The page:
Tulips are hardy fall bulbs. Fall bulbs need to be planted in autumn so initial rooting and flower structures can get partially established before a cold period of a minimum of 16 weeks to initiate flowering in the spring. Fortunately for us on the Zone 3 & 4 prairies, this is easy to accommodate. See my blog called ‘The Ultimate Guide to Fall Bulbs in Canada‘ for more discussion on other fall bulbs.
It’s not a good idea for Tulips to grow so much in the fall that stems peak out of the soil, so timing is essential.
To make this happen, the soil temperature needs to be cool, ranging around 5-10° Celcius. If you’re not sure of how to check soil temperature, an instant-read thermometer works great for this.
Mid to late September is a safe time of year for us in Zone 3 & 4 to get tulips in the ground with enough time to get some root and early flower structures growing.
What does a Healthy Tulip Bulb Look Like?
For Tulips and other hardy fall bulbs, bulb health is critical. Tulip bulb size often correlates to flower size — the bigger the bulb, the larger the flower. Tulip bulbs have a resemblance to onion bulbs. They have a pointy top from where the stem emerges and a basal plate where the roots grow. This basal plate also holds the scales (or layers) together.
Here are things to look for in a healthy Tulip Bulb:
- It should feel firm like a potato — squishy and oozy bulbs won’t grow.
- There should be no scarring or indents on the bulb.
- The basal plate also needs to be firm.
- The covering skin (tunic) should be dry. If it is loose like an onion skin gets, that’s okay, it won’t affect the Tulip development, but intact tunics are best.
Store Tulip bulbs in a dry, cool place to avoid premature sprouting before placing them in the ground. It’s best to plant Tulips as soon as possible after purchase. And always handle bulbs gently.
How to Plant a Tulip Bulb
Planting a tulip bulb requires a few different things: suitable soil, site selection, planting depth, and hydration.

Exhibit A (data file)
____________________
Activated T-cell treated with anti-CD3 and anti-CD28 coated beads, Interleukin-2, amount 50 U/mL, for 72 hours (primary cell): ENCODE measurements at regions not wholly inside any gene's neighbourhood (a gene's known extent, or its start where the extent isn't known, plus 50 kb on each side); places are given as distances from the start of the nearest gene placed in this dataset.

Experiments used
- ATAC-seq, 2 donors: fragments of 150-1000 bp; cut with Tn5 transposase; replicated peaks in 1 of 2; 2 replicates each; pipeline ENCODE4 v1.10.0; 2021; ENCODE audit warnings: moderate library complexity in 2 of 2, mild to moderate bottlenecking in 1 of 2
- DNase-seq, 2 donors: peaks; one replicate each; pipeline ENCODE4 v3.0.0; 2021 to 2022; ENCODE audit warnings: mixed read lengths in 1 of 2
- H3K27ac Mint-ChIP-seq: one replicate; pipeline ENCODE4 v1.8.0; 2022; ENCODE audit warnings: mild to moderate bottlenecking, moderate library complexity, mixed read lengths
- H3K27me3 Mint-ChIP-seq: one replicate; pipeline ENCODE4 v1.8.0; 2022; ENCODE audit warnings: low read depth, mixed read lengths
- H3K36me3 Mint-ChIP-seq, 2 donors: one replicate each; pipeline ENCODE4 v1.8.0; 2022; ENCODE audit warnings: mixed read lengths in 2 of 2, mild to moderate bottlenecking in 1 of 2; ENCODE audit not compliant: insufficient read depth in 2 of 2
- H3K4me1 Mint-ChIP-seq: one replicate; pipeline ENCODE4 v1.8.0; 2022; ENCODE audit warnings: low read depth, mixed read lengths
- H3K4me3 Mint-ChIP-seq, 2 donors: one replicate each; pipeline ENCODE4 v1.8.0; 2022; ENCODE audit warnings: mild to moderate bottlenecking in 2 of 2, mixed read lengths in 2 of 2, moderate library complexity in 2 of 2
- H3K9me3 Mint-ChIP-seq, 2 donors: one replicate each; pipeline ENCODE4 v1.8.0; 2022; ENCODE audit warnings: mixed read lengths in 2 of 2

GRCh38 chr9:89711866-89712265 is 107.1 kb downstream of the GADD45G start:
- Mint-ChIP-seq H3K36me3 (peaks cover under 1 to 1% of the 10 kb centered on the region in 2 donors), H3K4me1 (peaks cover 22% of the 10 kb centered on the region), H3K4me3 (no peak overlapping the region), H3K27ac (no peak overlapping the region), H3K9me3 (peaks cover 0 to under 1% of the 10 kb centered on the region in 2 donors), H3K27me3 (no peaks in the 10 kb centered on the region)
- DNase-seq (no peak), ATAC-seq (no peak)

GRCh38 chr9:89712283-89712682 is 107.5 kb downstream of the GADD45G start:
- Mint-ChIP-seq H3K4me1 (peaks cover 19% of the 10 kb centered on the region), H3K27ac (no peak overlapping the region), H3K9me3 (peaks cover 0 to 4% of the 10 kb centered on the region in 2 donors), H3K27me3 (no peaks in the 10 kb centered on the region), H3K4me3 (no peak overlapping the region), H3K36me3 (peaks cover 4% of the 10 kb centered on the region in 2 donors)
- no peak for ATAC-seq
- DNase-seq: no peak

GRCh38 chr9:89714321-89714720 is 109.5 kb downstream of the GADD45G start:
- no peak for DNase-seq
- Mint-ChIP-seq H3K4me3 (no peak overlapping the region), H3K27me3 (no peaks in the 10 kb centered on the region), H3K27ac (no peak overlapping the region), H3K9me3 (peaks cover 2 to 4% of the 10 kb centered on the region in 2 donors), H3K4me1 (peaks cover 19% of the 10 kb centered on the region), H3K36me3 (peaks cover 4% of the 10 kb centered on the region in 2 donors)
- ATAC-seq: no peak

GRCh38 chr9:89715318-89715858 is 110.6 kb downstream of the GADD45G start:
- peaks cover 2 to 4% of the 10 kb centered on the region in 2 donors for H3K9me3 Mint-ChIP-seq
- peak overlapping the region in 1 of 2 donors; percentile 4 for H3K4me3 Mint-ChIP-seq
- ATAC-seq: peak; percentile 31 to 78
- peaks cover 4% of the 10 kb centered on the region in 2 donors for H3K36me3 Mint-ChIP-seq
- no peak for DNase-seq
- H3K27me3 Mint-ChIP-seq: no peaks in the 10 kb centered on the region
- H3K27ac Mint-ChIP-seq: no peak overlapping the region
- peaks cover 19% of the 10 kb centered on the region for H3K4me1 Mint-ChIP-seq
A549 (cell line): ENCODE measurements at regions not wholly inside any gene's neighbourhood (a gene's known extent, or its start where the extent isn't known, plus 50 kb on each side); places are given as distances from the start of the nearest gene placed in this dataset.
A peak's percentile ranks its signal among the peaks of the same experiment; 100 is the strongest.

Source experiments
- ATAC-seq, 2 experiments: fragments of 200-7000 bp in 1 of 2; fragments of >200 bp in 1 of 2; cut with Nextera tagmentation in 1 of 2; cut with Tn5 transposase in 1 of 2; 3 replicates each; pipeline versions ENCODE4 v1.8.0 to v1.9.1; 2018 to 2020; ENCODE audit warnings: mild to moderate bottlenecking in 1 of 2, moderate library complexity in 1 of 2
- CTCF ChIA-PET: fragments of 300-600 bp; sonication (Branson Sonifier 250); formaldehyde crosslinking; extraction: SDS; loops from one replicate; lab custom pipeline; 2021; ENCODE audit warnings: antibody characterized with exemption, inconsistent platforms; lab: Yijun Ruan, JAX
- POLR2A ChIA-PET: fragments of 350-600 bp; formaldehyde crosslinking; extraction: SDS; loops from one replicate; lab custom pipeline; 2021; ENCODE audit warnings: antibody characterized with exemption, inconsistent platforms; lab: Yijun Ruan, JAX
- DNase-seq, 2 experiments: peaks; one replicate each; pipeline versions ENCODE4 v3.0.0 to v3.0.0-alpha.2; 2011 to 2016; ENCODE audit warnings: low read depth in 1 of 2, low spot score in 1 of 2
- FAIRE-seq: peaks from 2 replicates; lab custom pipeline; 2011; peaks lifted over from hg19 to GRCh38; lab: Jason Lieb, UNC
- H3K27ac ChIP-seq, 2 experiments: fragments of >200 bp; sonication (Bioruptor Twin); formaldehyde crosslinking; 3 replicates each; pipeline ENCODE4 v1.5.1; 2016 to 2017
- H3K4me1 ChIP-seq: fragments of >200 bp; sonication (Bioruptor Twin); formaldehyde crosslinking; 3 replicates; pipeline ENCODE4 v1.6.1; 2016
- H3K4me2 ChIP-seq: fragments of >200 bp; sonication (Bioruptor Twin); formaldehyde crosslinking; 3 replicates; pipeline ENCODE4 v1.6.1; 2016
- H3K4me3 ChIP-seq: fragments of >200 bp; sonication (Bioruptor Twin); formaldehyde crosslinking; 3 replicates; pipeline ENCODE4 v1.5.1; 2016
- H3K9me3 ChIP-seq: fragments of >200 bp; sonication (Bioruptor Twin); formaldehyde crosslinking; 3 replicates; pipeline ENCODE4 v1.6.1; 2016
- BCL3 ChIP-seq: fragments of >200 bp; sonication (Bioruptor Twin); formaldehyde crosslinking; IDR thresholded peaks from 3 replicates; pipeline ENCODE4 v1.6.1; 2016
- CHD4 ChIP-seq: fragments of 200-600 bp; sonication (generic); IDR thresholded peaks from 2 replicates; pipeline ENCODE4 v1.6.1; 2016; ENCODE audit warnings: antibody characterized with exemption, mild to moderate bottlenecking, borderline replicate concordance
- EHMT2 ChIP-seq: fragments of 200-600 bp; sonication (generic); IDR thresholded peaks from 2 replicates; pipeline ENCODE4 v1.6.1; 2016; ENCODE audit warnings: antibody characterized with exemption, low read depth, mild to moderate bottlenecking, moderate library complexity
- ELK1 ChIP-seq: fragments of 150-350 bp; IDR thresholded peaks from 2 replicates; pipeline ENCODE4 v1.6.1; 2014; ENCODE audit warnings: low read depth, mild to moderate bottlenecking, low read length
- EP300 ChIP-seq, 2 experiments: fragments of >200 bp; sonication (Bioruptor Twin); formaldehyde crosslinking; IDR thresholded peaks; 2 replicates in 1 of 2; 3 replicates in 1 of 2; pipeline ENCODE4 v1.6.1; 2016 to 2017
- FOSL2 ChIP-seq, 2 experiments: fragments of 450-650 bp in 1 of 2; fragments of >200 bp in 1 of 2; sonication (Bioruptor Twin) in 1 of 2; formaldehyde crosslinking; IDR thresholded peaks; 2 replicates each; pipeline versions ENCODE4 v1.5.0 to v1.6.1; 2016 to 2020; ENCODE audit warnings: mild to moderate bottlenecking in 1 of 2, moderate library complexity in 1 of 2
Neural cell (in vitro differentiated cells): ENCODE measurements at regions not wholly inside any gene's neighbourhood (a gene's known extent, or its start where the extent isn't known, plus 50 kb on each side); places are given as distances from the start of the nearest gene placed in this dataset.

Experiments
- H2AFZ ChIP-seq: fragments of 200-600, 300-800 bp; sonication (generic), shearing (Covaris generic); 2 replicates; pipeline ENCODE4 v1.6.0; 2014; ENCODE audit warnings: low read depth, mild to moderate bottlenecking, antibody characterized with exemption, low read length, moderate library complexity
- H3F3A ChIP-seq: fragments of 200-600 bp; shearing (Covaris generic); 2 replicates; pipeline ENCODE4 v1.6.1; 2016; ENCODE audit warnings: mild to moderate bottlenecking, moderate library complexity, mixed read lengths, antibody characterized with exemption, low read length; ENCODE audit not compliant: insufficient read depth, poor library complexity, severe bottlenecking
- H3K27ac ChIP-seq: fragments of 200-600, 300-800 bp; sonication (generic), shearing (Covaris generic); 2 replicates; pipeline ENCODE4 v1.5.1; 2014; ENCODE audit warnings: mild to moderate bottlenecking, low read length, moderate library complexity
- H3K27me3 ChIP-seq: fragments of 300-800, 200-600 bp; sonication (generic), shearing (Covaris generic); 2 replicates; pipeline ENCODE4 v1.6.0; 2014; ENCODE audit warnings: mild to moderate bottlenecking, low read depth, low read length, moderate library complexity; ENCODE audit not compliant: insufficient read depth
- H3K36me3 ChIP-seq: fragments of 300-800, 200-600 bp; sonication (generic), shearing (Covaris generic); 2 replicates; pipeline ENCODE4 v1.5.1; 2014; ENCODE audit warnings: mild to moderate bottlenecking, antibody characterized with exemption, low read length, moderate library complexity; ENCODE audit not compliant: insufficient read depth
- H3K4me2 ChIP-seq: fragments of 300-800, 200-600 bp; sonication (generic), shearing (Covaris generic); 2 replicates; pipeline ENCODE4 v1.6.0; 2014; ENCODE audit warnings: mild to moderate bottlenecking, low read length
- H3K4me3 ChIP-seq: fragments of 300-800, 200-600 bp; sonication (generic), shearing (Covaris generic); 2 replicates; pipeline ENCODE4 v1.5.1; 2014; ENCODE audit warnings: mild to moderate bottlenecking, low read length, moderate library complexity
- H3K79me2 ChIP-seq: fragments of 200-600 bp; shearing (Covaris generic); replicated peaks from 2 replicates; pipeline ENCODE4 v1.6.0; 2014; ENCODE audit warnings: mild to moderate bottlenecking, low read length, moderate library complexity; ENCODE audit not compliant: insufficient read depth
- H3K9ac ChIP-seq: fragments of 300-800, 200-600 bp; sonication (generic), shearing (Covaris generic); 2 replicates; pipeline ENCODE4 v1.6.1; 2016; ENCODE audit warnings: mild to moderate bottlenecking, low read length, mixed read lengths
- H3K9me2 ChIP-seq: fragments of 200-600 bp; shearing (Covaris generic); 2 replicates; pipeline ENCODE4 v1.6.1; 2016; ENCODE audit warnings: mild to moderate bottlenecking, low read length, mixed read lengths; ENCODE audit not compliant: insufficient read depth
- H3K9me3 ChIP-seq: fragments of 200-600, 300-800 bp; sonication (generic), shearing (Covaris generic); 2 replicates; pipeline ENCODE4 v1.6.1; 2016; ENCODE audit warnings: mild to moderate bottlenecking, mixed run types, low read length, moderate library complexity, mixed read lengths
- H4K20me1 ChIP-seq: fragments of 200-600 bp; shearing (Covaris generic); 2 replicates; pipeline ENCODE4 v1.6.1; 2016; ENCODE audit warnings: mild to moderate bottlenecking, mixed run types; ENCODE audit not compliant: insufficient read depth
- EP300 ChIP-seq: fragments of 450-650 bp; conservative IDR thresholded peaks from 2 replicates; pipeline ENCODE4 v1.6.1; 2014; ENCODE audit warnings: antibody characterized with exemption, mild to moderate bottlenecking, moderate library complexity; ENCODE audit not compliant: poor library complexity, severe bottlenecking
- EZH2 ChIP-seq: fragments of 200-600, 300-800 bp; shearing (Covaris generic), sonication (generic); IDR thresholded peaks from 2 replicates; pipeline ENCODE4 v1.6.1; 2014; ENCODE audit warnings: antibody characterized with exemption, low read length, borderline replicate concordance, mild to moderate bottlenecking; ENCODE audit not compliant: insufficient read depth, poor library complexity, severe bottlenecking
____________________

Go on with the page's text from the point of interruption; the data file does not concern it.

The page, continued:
The Best Soil Quality for Planting Tulips
Tulip bulbs grow best in well-draining soil rich in organic nutrients. Tulip bulbs hate to have wet feet, so soggy soil that doesn’t drain well is an excellent recipe for rotting bulbs.
- For soils that are more clay-based and hard, add organics like compost and mixed mulch.
- For sandy soils, add peat moss or compost to add water holding capacity.
Regardless of your soil type, work it well to a depth of one foot (30 cm) to make it easier for the bulbs to develop root systems.
As with many topics in horticulture, there is mixed discussion in the literature on whether to add fertilizer to the soil for Tulip growth or not. Some sources say that bulbs do not need additional nutrients because they are all stored in the bulb, and if you are only using the bulbs as annuals, there is definitely no reason to augment soil.
Other sources suggest that adding a slow-release fertilizer, like 10-10-10, a natural or organic fertilizer of your choice, or bone meal will aid in root development. For more information on fertilizer, see the blog called ‘How to Understand Fertilizer Labels’.
The Best Site for Growing Tulips
Tulips need a full sun location with 8 hours or more of direct sunlight to optimize photosynthesis.
Many deciduous trees haven’t leafed out in the early spring when Tulips bloom, so you could plant near deciduous trees. However, avoid evergreens because they block sunlight, and the ground below them is parched because evergreen trees have high demands for water.
How Deep to Plant a Tulip Bulb
As mentioned earlier, Tulip bulbs resemble onion bulbs. Plant tulip bulbs with the pointed side up. The flatter end called the basal plate (where the roots form) needs to be placed on the bottom. Plant tulips bulbs at a depth of 2-3 times their largest width.
To translate that guideline into a measurement, Tulips are generally planted 4-6 inches (10-15 cm) deep. The bigger the bulb, the deeper it needs to be planted.
Soil characteristics also play a role in planting depth. In harder soils, place the bulbs a little shallower, and in soft soils, plant just a little deeper.
How to Organize Tulip Bulbs for Planting
As you consider planting tulips, remember that the more tulips you have growing together, the more colour power they offer. In addition, tulips can be arranged several ways. Depending on how you plan your garden, you can plant them in singles, doubles, triples, or more.